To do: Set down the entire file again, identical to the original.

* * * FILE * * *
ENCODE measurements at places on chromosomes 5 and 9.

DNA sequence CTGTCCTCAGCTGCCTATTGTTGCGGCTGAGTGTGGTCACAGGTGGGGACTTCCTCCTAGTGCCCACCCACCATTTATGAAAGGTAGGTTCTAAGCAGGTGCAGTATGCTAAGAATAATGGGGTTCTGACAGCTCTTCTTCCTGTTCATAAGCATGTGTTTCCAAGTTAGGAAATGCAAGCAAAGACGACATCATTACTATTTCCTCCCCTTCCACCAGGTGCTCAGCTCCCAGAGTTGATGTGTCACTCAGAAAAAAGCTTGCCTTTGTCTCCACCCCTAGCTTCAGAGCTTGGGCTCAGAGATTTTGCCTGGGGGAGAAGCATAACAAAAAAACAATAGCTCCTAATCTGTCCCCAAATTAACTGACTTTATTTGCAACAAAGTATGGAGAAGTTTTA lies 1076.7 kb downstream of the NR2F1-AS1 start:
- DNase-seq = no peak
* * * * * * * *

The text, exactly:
ENCODE measurements at places on chromosomes 5 and 9.

DNA sequence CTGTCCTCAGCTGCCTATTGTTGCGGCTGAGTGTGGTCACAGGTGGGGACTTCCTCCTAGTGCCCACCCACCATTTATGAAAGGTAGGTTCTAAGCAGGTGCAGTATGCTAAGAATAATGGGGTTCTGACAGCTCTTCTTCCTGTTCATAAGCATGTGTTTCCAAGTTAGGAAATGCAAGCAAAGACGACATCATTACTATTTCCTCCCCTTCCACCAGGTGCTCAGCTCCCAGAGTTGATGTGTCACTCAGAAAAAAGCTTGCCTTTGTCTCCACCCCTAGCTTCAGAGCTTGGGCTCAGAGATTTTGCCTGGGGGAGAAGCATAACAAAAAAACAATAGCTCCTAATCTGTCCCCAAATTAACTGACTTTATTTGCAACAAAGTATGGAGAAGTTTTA lies 1076.7 kb downstream of the NR2F1-AS1 start:
- DNase-seq = no peak